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Health news and blog

Medical Care with a Personal Touch

Medical Care with a Personal Touch

By Lindsay Woolman

Aug 29, 2018

Updated Nov 17, 2023

5 min read

Alex and Kim screenshot

Pediatric cardiologist Kim Molina, MD, has a special way she connects with her young patients as part of the heart transplant team at Primary Children’s Hospital. These patients, like Alex Homer, are dealing with multiple surgeries and intense medical situations. Dr. Molina and the team have learned how to connect with their lives outside the hospital. 

Alex's Story

Alex has been a heart patient since he was days old, but like a typical kid he likes to have fun. By getting to know him on a more personal level, Dr. Molina and her staff have managed to make his medical visits and the big decisions weighing on the family a little lighter.

“These kids don’t have a lot of options, nor can they necessarily grasp everything that is happening in their medical care,” says Dr. Molina. “They may sense that major life and death decisions are being made, but as their doctor I want to make each encounter unique for them. I want to know, how can we connect as people, aside from medicine?”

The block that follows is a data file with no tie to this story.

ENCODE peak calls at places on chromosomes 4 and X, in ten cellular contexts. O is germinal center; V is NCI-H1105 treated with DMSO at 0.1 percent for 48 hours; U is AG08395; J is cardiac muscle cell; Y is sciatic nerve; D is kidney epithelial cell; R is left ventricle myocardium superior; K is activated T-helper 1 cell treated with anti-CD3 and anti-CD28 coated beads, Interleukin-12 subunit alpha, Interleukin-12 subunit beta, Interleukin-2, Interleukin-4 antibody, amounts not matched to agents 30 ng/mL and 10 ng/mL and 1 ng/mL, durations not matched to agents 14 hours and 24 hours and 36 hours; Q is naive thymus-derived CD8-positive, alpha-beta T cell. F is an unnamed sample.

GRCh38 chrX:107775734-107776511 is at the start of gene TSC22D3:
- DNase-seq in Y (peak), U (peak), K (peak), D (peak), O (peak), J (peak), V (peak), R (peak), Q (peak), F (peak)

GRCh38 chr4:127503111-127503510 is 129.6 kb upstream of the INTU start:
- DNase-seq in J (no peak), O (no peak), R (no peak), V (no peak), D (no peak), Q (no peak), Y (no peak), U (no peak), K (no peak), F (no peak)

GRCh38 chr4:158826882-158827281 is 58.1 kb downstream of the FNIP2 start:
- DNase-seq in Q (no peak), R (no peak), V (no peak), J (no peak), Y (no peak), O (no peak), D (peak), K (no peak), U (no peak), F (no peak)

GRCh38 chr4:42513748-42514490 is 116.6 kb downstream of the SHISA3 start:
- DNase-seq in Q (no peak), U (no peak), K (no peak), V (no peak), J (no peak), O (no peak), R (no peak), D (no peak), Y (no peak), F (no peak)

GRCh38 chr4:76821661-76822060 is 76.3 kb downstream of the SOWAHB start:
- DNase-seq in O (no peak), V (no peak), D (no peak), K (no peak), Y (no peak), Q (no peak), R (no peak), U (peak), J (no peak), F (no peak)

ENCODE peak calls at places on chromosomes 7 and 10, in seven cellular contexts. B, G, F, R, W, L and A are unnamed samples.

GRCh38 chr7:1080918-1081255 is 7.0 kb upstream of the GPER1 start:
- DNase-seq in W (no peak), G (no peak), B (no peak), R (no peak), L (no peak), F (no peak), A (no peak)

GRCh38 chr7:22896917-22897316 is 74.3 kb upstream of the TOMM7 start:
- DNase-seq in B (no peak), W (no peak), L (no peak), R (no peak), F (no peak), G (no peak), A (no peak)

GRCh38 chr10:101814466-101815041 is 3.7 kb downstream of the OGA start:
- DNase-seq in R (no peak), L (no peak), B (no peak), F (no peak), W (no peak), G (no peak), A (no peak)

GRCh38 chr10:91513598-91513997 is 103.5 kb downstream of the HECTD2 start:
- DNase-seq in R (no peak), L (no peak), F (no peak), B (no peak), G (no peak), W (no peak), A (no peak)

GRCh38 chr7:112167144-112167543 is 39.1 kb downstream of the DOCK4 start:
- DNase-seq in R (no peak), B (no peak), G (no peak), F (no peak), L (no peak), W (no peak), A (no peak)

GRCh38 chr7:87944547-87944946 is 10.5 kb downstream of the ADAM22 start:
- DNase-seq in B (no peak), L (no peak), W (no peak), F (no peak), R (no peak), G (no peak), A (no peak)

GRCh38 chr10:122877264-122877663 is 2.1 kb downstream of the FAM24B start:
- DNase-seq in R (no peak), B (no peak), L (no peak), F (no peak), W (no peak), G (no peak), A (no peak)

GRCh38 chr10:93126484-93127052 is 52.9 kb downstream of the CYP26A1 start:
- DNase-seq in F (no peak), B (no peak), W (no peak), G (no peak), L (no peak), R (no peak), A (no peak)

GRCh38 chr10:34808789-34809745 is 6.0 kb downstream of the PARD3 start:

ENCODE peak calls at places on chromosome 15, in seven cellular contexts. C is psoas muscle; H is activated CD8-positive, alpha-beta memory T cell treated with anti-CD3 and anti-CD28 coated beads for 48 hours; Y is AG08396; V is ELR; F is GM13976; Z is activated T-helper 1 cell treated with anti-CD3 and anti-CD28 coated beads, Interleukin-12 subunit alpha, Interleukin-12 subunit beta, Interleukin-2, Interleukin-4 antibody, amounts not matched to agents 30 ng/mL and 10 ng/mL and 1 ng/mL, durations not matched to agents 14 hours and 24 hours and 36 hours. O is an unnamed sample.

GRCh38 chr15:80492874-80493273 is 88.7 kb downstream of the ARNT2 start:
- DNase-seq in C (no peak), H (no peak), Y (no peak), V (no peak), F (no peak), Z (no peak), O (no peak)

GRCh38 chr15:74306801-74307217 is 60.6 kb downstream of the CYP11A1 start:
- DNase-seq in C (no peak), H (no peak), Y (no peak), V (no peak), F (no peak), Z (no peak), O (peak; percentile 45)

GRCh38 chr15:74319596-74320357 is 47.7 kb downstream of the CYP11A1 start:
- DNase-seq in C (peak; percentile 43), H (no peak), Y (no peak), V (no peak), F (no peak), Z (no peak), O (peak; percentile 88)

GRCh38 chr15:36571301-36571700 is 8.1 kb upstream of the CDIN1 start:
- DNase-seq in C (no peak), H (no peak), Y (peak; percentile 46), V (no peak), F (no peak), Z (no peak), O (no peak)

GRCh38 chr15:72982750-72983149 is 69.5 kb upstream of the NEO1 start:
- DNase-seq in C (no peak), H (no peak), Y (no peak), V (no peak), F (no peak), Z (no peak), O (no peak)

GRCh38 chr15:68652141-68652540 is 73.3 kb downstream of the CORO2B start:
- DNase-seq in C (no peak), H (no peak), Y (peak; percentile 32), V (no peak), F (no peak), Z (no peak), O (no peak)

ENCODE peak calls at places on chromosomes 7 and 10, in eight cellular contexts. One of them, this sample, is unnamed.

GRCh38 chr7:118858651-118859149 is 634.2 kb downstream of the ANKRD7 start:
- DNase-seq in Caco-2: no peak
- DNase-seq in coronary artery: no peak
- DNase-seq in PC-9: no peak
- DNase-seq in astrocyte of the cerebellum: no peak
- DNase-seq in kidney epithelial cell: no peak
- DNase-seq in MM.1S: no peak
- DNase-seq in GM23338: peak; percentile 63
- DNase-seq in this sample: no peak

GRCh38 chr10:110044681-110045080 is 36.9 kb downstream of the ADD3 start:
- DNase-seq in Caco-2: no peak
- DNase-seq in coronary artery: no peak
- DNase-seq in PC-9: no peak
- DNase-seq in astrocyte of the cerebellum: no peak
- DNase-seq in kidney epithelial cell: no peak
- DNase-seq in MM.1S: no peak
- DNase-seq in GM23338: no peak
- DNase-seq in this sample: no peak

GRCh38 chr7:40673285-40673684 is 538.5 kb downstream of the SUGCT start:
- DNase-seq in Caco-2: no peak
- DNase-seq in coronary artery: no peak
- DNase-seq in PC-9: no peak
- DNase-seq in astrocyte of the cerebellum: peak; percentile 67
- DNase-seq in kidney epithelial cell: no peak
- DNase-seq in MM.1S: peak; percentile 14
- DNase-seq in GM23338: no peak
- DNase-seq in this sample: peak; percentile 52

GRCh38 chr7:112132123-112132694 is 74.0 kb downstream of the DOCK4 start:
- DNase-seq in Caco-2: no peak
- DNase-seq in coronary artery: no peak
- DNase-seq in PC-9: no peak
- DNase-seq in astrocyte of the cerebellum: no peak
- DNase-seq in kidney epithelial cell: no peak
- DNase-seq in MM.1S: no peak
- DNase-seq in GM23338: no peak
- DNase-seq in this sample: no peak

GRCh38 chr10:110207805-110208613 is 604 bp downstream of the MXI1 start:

Finding a common ground

For Alex as a young patient, one thing they quickly realized they have in common is a preference for gummy candy. “We connected over our sweet tooth,” Dr. Molina says. “During his visits we’d take a moment to talk about the shapes and types of gummy candies and do gummy candy exchanges. It really helped lighten up the visits and brought a human element to his care.” 

Dr. Molina says Alex even brought her some brain-shaped gummies and anatomically correct heart-shaped gummies during Halloween one year.

For other patients, finding common ground can be talking about superheroes, Disney movies, or TV shows. One of the heart transplant coordinators, Deseret “Dez” Faull, says she will sometimes surprise patients with drawings of superheroes (or the bad guys) and take requests for drawings. Kids love it and Ninja turtle drawings are a favorite, she says.

“It’s really about having conversations and encounters that bring out their personality in a way that isn’t related to their heart disease,” adds Dr. Molina. “It gives you a more personal connection and an insight into their world.”